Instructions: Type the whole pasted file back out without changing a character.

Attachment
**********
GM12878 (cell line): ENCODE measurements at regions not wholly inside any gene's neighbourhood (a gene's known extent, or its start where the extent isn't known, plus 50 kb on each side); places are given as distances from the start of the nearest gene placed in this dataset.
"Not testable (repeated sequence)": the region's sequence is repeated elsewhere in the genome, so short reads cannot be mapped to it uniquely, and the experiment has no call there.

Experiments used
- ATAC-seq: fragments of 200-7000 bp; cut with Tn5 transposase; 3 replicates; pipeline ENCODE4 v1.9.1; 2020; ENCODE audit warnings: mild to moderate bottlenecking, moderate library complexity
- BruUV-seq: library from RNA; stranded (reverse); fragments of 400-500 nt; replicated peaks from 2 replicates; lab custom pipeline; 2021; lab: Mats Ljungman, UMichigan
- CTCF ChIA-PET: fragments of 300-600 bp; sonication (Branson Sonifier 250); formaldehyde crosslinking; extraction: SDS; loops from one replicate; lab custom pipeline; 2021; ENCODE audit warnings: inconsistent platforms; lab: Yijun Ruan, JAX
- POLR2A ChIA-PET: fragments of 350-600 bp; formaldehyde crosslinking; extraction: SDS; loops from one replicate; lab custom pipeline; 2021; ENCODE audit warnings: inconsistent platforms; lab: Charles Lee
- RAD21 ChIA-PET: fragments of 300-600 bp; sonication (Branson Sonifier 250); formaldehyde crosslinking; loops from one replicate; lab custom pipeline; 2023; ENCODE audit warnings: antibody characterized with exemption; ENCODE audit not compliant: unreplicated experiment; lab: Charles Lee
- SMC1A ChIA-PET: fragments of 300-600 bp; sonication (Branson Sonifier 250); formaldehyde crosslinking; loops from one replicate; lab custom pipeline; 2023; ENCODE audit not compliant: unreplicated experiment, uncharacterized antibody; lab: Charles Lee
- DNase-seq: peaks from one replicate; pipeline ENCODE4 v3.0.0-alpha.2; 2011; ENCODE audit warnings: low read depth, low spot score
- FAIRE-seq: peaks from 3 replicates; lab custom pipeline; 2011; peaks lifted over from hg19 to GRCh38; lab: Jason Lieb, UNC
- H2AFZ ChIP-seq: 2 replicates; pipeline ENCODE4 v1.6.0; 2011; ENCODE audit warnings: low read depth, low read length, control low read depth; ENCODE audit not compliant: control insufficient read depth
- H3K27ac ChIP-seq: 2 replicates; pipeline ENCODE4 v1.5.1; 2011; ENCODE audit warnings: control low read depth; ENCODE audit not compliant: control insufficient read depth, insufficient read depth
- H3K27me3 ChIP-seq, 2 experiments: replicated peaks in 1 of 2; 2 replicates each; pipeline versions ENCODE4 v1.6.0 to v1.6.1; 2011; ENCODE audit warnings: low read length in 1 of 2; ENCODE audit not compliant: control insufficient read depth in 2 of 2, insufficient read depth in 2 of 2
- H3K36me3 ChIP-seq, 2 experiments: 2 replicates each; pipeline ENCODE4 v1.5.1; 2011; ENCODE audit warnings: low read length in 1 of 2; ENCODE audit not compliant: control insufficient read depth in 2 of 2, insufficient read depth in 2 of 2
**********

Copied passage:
GM12878 (cell line): ENCODE measurements at regions not wholly inside any gene's neighbourhood (a gene's known extent, or its start where the extent isn't known, plus 50 kb on each side); places are given as distances from the start of the nearest gene placed in this dataset.
"Not testable (repeated sequence)": the region's sequence is repeated elsewhere in the genome, so short reads cannot be mapped to it uniquely, and the experiment has no call there.

Experiments used
- ATAC-seq: fragments of 200-7000 bp; cut with Tn5 transposase; 3 replicates; pipeline ENCODE4 v1.9.1; 2020; ENCODE audit warnings: mild to moderate bottlenecking, moderate library complexity
- BruUV-seq: library from RNA; stranded (reverse); fragments of 400-500 nt; replicated peaks from 2 replicates; lab custom pipeline; 2021; lab: Mats Ljungman, UMichigan
- CTCF ChIA-PET: fragments of 300-600 bp; sonication (Branson Sonifier 250); formaldehyde crosslinking; extraction: SDS; loops from one replicate; lab custom pipeline; 2021; ENCODE audit warnings: inconsistent platforms; lab: Yijun Ruan, JAX
- POLR2A ChIA-PET: fragments of 350-600 bp; formaldehyde crosslinking; extraction: SDS; loops from one replicate; lab custom pipeline; 2021; ENCODE audit warnings: inconsistent platforms; lab: Charles Lee
- RAD21 ChIA-PET: fragments of 300-600 bp; sonication (Branson Sonifier 250); formaldehyde crosslinking; loops from one replicate; lab custom pipeline; 2023; ENCODE audit warnings: antibody characterized with exemption; ENCODE audit not compliant: unreplicated experiment; lab: Charles Lee
- SMC1A ChIA-PET: fragments of 300-600 bp; sonication (Branson Sonifier 250); formaldehyde crosslinking; loops from one replicate; lab custom pipeline; 2023; ENCODE audit not compliant: unreplicated experiment, uncharacterized antibody; lab: Charles Lee
- DNase-seq: peaks from one replicate; pipeline ENCODE4 v3.0.0-alpha.2; 2011; ENCODE audit warnings: low read depth, low spot score
- FAIRE-seq: peaks from 3 replicates; lab custom pipeline; 2011; peaks lifted over from hg19 to GRCh38; lab: Jason Lieb, UNC
- H2AFZ ChIP-seq: 2 replicates; pipeline ENCODE4 v1.6.0; 2011; ENCODE audit warnings: low read depth, low read length, control low read depth; ENCODE audit not compliant: control insufficient read depth
- H3K27ac ChIP-seq: 2 replicates; pipeline ENCODE4 v1.5.1; 2011; ENCODE audit warnings: control low read depth; ENCODE audit not compliant: control insufficient read depth, insufficient read depth
- H3K27me3 ChIP-seq, 2 experiments: replicated peaks in 1 of 2; 2 replicates each; pipeline versions ENCODE4 v1.6.0 to v1.6.1; 2011; ENCODE audit warnings: low read length in 1 of 2; ENCODE audit not compliant: control insufficient read depth in 2 of 2, insufficient read depth in 2 of 2
- H3K36me3 ChIP-seq, 2 experiments: 2 replicates each; pipeline ENCODE4 v1.5.1; 2011; ENCODE audit warnings: low read length in 1 of 2; ENCODE audit not compliant: control insufficient read depth in 2 of 2, insufficient read depth in 2 of 2